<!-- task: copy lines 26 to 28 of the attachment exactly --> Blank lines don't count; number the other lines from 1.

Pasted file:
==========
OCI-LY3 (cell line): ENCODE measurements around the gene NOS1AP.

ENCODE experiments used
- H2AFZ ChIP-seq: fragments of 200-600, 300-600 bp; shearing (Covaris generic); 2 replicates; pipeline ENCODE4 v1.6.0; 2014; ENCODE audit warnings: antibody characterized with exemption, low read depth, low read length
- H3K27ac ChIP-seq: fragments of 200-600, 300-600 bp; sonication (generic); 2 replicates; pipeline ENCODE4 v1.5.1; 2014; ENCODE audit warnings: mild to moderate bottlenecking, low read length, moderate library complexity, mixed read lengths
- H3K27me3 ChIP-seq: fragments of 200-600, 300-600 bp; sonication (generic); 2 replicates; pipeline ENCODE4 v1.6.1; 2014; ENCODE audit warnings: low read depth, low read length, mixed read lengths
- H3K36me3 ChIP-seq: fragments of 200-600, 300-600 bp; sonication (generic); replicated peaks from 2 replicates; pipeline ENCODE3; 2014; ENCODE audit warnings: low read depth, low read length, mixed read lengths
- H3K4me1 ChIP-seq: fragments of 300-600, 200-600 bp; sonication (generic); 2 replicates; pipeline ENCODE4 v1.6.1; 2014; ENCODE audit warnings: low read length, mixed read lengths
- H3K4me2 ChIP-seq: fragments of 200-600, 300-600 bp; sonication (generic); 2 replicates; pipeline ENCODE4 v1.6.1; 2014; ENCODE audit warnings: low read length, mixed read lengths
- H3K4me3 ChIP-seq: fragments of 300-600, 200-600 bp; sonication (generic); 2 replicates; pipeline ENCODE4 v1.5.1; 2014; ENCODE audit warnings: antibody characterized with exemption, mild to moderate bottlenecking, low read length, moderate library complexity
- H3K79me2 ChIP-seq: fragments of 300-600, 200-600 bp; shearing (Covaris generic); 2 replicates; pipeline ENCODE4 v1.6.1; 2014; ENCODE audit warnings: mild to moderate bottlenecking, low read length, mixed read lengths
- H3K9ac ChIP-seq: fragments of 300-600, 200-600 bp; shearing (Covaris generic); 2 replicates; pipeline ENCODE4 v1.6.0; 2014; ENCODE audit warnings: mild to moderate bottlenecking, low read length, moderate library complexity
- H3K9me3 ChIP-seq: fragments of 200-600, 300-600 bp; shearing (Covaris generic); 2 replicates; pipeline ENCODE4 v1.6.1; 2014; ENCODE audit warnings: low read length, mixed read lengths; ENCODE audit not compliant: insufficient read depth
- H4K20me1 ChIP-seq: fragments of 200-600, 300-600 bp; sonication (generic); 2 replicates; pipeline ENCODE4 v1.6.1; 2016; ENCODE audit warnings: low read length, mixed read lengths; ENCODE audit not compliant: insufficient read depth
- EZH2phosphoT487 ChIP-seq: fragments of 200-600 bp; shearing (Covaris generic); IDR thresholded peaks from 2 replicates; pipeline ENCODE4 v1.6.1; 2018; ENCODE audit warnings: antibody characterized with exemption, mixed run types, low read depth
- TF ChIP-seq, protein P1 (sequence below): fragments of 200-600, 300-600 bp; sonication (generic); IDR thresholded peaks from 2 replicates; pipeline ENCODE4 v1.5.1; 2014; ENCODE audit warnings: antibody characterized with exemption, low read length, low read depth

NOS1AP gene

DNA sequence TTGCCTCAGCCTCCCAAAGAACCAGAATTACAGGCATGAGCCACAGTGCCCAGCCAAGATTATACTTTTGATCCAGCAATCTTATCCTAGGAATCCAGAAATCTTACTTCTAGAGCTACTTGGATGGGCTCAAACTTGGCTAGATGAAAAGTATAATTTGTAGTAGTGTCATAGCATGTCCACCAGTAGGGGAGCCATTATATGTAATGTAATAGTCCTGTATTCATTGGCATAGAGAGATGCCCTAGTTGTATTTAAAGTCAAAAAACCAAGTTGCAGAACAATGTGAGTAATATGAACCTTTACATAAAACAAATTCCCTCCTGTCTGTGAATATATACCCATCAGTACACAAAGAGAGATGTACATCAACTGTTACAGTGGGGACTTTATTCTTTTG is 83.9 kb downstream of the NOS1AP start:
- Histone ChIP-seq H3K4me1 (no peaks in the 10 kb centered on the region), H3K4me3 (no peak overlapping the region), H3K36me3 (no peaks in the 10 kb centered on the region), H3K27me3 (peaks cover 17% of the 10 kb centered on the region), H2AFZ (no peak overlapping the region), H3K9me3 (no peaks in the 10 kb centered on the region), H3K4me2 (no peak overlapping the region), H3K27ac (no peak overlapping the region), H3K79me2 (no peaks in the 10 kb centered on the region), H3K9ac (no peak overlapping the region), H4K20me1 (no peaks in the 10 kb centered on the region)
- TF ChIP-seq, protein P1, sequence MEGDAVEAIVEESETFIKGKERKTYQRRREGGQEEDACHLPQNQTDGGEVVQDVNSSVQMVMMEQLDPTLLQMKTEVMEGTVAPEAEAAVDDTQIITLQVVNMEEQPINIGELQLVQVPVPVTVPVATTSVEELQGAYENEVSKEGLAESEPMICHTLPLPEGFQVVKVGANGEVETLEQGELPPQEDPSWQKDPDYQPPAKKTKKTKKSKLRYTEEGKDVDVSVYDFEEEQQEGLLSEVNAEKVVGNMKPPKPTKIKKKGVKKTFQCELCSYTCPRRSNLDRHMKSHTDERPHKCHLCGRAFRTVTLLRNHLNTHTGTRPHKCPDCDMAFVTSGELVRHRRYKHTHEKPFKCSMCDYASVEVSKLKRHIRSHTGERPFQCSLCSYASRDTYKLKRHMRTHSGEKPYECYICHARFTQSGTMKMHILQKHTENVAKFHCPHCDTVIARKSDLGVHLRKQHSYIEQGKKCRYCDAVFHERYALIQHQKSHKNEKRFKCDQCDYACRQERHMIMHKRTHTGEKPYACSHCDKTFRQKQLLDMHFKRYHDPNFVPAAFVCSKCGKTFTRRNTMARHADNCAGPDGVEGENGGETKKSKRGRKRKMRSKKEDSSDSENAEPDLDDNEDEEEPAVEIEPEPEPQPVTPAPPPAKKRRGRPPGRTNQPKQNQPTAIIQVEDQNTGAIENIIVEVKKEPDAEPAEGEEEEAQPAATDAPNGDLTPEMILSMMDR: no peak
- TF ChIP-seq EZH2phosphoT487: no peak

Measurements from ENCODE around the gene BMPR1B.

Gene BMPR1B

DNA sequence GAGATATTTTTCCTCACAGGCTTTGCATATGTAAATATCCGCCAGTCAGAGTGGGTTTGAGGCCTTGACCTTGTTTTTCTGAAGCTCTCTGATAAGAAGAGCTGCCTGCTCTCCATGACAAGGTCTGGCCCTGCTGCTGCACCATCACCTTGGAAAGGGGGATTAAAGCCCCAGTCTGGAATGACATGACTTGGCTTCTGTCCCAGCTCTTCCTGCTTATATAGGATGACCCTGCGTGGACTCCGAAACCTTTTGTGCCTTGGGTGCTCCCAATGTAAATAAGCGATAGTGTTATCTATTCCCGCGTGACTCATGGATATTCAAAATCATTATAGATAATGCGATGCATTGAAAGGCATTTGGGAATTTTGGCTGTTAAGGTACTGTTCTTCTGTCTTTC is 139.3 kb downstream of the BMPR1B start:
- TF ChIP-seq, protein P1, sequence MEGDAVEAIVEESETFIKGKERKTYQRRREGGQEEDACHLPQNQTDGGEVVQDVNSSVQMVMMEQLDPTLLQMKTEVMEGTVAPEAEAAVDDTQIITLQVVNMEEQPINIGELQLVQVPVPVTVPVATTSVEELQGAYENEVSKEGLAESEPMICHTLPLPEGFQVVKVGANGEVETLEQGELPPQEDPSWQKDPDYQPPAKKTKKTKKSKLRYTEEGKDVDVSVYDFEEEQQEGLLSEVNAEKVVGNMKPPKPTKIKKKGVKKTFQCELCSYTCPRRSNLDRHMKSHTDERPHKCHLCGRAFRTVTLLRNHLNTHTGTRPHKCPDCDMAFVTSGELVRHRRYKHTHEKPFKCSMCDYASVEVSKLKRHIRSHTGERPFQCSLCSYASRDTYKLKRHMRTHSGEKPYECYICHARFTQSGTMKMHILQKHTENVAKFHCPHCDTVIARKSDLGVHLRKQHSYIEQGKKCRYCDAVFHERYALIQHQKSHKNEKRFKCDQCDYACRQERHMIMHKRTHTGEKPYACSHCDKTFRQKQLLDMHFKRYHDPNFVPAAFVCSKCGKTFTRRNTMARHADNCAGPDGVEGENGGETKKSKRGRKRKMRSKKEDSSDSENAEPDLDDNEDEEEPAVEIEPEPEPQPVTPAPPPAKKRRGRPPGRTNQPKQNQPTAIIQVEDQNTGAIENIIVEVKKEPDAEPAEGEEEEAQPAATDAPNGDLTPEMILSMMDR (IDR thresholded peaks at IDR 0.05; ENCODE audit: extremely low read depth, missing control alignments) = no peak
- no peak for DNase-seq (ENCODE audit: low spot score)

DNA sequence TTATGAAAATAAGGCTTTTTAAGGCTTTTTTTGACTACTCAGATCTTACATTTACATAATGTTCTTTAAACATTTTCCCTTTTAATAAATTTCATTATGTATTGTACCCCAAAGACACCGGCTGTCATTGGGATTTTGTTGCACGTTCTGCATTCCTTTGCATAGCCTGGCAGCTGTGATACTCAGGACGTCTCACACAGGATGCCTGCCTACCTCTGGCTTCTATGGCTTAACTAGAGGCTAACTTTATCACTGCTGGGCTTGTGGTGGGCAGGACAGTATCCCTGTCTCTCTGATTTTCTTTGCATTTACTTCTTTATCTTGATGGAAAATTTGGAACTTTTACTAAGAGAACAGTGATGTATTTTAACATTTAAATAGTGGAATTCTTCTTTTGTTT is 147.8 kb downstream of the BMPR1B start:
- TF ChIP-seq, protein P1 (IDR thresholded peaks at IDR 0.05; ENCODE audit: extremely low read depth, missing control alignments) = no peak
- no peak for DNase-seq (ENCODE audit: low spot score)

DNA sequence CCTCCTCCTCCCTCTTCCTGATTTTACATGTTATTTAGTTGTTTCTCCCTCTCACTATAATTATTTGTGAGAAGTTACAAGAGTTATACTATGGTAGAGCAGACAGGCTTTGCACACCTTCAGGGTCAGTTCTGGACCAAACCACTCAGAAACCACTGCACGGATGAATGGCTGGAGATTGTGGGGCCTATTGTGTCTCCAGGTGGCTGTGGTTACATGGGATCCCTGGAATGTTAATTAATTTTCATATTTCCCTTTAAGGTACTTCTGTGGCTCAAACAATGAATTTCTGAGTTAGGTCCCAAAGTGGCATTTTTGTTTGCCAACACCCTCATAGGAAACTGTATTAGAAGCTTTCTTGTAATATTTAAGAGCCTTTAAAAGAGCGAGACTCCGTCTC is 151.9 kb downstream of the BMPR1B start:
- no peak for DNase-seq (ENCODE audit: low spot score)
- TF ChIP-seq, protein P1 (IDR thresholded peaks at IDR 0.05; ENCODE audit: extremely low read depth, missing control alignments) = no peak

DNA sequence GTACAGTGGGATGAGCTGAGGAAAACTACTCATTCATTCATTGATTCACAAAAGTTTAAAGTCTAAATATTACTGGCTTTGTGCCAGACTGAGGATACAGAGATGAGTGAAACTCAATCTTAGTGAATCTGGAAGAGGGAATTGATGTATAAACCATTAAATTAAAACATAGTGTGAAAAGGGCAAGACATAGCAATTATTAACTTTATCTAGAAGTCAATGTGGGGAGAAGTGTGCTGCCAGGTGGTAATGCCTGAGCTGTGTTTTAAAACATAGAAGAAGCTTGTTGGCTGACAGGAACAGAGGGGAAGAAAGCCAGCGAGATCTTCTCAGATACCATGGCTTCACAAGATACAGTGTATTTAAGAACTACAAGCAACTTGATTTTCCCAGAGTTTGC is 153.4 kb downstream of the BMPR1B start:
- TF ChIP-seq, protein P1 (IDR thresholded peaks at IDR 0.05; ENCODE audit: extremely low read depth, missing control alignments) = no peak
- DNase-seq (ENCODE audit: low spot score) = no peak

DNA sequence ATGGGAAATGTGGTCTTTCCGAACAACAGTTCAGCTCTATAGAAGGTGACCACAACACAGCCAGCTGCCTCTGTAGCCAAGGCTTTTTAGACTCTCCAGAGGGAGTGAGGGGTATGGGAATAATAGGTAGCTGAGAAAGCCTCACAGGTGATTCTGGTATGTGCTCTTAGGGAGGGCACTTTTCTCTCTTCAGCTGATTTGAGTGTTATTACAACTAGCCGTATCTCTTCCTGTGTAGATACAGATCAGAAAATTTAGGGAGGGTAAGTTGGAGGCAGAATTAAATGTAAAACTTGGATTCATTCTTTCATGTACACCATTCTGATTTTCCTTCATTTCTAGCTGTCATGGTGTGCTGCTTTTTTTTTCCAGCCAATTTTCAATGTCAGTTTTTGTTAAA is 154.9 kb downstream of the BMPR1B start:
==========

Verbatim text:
DNA sequence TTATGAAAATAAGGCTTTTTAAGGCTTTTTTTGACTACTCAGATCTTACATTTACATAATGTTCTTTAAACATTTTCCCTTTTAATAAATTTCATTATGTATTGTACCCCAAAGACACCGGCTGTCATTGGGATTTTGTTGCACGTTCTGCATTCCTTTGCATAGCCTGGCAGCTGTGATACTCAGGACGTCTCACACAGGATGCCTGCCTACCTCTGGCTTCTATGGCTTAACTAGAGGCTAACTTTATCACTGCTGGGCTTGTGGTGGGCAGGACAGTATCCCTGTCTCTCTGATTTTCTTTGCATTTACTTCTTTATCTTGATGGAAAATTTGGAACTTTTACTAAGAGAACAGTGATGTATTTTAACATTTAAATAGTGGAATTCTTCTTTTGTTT is 147.8 kb downstream of the BMPR1B start:
- TF ChIP-seq, protein P1 (IDR thresholded peaks at IDR 0.05; ENCODE audit: extremely low read depth, missing control alignments) = no peak
- no peak for DNase-seq (ENCODE audit: low spot score)